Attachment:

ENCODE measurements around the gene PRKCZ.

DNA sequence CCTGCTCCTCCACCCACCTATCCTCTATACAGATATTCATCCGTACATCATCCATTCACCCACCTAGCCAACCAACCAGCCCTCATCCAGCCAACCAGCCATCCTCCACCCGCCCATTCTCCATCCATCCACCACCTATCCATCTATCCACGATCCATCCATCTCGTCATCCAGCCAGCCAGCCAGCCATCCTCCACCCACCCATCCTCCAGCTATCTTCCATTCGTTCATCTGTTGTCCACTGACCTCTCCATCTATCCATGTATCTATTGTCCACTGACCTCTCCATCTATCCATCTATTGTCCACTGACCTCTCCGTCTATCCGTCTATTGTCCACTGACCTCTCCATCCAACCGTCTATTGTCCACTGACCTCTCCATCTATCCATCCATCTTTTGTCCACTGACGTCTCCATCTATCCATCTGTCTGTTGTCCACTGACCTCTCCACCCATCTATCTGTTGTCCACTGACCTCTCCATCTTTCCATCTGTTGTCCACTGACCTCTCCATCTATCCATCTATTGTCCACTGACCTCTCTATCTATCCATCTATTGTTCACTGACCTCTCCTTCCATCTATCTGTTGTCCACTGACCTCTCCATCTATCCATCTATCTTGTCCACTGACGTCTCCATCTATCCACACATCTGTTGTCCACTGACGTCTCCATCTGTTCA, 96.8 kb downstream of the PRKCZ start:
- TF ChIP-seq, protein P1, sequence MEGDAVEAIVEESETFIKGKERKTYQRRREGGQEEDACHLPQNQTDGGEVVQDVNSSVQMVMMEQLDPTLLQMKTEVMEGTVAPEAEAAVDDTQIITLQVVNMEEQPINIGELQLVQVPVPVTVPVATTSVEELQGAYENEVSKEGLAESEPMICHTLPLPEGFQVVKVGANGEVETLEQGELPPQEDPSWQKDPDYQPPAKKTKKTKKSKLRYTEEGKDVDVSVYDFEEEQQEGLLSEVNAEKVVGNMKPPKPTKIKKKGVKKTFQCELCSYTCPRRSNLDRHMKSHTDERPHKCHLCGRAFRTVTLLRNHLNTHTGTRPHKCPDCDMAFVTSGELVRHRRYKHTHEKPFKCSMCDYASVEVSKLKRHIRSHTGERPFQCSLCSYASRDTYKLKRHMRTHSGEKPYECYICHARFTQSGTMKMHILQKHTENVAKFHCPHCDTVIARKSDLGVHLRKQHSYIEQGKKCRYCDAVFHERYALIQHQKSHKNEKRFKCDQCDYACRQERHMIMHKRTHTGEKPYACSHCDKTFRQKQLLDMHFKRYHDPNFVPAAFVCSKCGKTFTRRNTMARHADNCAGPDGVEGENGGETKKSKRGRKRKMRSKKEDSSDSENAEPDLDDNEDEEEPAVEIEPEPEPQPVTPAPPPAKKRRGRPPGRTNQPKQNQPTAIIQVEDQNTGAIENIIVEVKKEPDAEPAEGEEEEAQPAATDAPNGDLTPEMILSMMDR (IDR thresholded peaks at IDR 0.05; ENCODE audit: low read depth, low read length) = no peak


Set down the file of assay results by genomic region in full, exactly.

ENCODE measurements around the gene PRKCZ.

DNA sequence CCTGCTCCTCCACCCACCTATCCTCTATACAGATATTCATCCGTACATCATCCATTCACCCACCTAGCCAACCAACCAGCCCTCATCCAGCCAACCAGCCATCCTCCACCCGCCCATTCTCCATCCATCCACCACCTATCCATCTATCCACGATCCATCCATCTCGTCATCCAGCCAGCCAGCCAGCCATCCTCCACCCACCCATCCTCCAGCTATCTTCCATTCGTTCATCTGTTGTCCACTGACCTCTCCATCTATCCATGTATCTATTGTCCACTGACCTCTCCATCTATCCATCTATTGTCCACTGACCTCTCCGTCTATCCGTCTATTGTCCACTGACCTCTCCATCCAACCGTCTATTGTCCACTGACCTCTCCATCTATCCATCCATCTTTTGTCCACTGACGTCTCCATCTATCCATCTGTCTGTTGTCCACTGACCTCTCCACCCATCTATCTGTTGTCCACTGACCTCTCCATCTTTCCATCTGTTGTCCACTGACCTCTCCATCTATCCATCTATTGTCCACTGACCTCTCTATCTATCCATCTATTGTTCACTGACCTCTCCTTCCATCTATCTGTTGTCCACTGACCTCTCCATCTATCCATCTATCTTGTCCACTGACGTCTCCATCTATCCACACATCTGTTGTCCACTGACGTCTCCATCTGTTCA, 96.8 kb downstream of the PRKCZ start:
- TF ChIP-seq, protein P1, sequence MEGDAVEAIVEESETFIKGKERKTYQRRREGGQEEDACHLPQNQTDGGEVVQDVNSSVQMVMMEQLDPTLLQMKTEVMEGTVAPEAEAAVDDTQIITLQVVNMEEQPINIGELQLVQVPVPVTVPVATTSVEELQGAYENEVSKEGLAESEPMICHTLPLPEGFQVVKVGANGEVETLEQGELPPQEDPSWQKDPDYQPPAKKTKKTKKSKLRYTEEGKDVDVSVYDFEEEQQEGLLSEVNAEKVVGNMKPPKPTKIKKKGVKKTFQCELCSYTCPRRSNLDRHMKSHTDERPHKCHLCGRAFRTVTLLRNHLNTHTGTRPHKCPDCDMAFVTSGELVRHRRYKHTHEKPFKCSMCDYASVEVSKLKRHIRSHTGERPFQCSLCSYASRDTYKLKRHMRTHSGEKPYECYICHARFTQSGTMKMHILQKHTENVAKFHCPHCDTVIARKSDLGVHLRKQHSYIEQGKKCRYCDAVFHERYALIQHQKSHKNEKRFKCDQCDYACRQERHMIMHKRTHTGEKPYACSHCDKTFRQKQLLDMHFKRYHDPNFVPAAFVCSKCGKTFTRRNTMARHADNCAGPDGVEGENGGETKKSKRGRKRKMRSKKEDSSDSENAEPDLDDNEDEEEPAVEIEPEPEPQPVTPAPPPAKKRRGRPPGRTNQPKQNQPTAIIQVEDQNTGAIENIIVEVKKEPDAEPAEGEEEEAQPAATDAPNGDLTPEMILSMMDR (IDR thresholded peaks at IDR 0.05; ENCODE audit: low read depth, low read length) = no peak